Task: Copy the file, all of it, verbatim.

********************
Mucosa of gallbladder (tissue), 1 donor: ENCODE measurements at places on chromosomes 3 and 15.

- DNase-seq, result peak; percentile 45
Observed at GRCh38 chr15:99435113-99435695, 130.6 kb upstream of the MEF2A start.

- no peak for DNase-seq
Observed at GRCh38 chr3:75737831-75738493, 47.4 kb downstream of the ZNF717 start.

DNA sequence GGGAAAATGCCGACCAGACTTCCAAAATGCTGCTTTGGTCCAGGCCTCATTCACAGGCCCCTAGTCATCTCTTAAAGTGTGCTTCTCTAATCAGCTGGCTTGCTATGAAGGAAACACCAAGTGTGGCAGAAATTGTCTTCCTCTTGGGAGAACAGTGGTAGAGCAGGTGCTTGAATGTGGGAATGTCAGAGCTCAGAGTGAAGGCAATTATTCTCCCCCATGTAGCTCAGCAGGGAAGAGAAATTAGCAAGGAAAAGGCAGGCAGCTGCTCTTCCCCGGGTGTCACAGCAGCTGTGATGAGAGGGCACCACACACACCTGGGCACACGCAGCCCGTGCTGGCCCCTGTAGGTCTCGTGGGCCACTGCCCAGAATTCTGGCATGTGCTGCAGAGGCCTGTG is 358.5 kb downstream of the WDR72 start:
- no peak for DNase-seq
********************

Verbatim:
Mucosa of gallbladder (tissue), 1 donor: ENCODE measurements at places on chromosomes 3 and 15.

- DNase-seq, result peak; percentile 45
Observed at GRCh38 chr15:99435113-99435695, 130.6 kb upstream of the MEF2A start.

- no peak for DNase-seq
Observed at GRCh38 chr3:75737831-75738493, 47.4 kb downstream of the ZNF717 start.

DNA sequence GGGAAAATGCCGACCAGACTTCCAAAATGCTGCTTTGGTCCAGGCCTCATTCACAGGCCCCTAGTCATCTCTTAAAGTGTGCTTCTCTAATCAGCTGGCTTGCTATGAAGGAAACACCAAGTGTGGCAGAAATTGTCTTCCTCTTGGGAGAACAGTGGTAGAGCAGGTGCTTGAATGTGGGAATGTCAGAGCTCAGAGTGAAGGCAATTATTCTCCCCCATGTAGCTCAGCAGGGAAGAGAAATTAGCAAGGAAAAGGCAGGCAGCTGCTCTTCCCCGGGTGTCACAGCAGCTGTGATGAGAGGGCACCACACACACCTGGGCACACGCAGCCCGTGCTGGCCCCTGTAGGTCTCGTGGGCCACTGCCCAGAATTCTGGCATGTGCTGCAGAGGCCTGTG is 358.5 kb downstream of the WDR72 start:
- no peak for DNase-seq